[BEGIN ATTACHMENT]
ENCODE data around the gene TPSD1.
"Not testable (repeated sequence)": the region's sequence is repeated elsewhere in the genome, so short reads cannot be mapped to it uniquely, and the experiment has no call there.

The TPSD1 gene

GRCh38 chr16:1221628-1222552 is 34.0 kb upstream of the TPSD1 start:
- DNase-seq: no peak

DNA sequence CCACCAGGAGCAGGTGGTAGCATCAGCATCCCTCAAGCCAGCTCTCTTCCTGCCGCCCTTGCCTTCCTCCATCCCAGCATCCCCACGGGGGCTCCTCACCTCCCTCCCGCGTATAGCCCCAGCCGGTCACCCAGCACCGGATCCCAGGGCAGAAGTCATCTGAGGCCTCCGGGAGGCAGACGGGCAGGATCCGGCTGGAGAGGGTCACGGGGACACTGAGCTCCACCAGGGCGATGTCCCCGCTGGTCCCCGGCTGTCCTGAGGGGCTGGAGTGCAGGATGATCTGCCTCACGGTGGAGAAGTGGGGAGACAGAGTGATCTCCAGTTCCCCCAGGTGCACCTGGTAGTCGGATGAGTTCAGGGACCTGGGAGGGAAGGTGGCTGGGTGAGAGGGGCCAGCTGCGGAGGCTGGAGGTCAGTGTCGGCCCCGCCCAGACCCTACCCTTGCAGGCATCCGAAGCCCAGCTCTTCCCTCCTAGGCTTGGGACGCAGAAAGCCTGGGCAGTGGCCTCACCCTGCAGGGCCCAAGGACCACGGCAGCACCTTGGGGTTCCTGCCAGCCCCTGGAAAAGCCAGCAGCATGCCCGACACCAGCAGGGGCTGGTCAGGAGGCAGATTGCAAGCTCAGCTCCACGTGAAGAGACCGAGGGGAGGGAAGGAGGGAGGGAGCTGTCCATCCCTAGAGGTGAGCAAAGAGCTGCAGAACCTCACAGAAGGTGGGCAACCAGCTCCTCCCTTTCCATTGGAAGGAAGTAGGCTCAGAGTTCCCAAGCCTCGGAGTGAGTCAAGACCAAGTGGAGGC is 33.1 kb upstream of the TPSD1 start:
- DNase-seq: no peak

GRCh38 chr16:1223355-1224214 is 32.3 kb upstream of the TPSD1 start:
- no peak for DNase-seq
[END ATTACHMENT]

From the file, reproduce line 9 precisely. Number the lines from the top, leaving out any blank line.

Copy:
- no peak for DNase-seq